Site Works & Earth Works

1986 to 1995

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Site Works & Earth Works Statement

My site works and earth works also unite matter with Mind in the attempt to emphasize the nature of both. The work entitled Earth Circle consists of a perfectly circular vault, measuring four feet across by four feet deep, filled with leaves and embedded within an eight-ton pile of discarded loam. One may associate earth (or dirt) to the baser, more material aspects of existence. The earth sustains us by providing sustenance and the raw materials that we need for our survival. We grow food in the soil, extract minerals from it, harvest the plants that it produces, and depend on the air and the water that are part of the planet's eco-system. But, at the same time that the earth sustains us, it also reminds us of our failings and mortality. One of the associations connected to a pile of earth is its use in burials. Death is feared by most not because of its connection to pain and suffering but because of its unknown aspects. In mythic terms, we conceive of a place beneath the earth – Hades or Hell – where all of the darker aspects of human nature – the evil, cruelty, and madness – are drawn. The earth, in this sense, symbolizes both a birthing and an abode to all that is base to being human. But, viewed from space, the earth is a nearly perfect sphere: the most economical of all naturally occurring forms, and the most irreducible of all geometric shapes. Again, one may consider geometry and mathematics to be among the loftier achievements of Mind. These inventions stand out in the way that they strive for ideal resolution, harmony, and perfection. Reduced and simplified to its most essential components, the beautiful equation abstracts something very close to "truth" from the physical world. These marvels of human genius exemplify our ability to observe, elucidate, abstract, and then apply the insights that nature presents to us; it is the spiritualization of physical reality. Thus, the pile of loam surrounding a perfect circle presents a unitive thought of what it means to be human: the spiritualizing mind coexistent with animal being; the self-conscious entity coexistent with primordial Being. It is the acknowledgment of both our animal nature and our aspirations toward perfection and transcendence. It is not a submission of one to the other, but a harmonious coexistence in which one cannot survive without the other. The circle needs the dirt to be seen; the loam, in turn, is nothing but a pile of dirt without the circle.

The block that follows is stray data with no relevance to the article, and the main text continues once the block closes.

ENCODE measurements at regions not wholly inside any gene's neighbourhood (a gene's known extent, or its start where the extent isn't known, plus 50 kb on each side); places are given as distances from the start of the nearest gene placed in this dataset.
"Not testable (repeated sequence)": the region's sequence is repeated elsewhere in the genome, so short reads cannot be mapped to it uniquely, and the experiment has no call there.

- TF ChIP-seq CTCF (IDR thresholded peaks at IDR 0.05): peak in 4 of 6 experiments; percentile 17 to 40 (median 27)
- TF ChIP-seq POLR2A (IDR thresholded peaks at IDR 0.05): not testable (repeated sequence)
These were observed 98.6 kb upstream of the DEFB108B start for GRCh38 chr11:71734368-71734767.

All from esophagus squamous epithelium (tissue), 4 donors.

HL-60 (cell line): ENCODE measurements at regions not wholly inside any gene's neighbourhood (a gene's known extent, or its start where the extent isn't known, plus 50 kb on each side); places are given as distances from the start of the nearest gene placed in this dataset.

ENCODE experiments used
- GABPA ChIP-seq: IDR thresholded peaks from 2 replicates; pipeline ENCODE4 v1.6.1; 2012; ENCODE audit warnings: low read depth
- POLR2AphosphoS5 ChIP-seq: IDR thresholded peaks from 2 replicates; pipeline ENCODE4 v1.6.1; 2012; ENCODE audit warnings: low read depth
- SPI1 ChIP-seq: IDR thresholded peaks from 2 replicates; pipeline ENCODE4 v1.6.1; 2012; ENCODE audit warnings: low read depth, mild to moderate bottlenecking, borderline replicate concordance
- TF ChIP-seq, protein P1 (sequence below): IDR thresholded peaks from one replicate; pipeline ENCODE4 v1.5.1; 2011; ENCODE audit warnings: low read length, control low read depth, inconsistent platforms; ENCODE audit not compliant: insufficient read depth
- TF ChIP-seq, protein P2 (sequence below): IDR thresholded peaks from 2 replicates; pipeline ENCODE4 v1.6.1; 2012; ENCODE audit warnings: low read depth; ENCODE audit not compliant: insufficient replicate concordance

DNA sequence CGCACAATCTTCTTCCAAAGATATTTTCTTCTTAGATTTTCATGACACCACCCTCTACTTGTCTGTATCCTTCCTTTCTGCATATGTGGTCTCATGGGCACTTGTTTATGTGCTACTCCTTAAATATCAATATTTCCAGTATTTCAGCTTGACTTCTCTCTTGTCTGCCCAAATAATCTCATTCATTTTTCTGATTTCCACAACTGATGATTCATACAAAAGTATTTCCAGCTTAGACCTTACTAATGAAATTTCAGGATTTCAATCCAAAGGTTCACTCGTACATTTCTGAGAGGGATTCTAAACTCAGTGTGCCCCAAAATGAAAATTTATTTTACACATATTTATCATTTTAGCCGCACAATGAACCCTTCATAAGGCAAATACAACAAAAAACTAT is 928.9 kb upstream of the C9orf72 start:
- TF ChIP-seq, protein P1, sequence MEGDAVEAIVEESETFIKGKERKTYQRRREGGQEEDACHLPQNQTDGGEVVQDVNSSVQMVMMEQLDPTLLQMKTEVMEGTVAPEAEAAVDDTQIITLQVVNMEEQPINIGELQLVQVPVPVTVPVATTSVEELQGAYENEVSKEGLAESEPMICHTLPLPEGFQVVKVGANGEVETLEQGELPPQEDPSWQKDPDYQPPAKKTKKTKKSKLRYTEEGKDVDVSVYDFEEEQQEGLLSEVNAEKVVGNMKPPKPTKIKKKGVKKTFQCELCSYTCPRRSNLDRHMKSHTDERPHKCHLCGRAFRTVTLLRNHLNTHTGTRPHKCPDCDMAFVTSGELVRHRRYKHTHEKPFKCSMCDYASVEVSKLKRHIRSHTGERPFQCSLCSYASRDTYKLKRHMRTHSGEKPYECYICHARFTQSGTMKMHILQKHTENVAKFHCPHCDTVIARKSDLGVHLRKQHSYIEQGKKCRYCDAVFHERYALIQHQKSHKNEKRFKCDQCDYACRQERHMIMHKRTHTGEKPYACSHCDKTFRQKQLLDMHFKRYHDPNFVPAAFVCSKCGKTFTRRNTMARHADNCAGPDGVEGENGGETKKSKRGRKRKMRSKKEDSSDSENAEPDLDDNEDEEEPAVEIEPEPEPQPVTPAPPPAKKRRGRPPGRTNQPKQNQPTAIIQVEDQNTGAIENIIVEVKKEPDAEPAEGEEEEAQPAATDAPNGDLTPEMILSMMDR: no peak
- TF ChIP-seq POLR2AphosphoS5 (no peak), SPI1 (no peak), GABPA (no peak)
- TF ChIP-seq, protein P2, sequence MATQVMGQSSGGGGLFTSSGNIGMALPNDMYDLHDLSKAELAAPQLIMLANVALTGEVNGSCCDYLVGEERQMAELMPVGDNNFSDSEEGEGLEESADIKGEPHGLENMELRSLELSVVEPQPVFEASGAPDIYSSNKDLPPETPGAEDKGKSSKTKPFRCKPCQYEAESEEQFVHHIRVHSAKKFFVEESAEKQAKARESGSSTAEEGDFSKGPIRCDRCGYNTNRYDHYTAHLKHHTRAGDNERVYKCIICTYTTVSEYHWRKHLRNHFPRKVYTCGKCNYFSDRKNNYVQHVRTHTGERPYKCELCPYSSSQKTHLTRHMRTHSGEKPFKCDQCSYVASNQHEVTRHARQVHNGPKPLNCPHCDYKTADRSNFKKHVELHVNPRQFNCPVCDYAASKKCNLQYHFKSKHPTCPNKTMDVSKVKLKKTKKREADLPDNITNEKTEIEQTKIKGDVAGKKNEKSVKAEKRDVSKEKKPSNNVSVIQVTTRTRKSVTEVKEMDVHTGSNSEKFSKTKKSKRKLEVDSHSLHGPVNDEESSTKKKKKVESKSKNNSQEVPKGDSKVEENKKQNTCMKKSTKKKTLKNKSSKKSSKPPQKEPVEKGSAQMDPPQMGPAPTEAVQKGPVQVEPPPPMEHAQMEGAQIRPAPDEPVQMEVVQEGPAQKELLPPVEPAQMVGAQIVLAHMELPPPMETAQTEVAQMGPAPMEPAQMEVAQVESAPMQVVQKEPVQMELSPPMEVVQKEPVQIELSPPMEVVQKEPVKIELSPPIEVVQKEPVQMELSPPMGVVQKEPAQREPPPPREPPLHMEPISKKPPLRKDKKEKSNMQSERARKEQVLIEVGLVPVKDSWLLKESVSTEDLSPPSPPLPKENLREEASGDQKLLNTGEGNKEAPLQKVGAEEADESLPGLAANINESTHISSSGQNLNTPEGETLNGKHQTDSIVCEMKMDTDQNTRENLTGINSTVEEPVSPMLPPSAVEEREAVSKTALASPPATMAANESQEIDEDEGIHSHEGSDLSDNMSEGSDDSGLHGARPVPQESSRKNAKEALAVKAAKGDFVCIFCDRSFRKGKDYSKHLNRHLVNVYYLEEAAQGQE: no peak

From another perspective, a certain amount of tension existed between the work and the site itself. I executed the work on a construction site near the University of Calgary Art Building. The relentless construction that was going on while the piece was in existence evoked a sense of chaos, disorder, and confusion. Hour after hour every day during the life of the piece, heavy earth-moving equipment lumbered across the site, scooping up thousands of tons of broken concrete, asphalt, and soil and depositing them into dump-trucks. Amidst the confusion, the transformed pile of loam stood in quiet solitude. Its static green circle, tranquil and serene, seemed untouched by the surrounding devastation. The seeming incongruity of a perfect, green circle set against frenetic activity created a sense of tension in which each element contrasted and complimented the other. The physical intensity of the demolition emphasized the cerebral quality of the circle. The calmness of the circle, in turn, emphasized the violence of the activity. Each element seemed to stand out and become more real in relation to the other. The overall effect was one of nearly hypnotic tension and balance between raw physicality and ethereal Mind.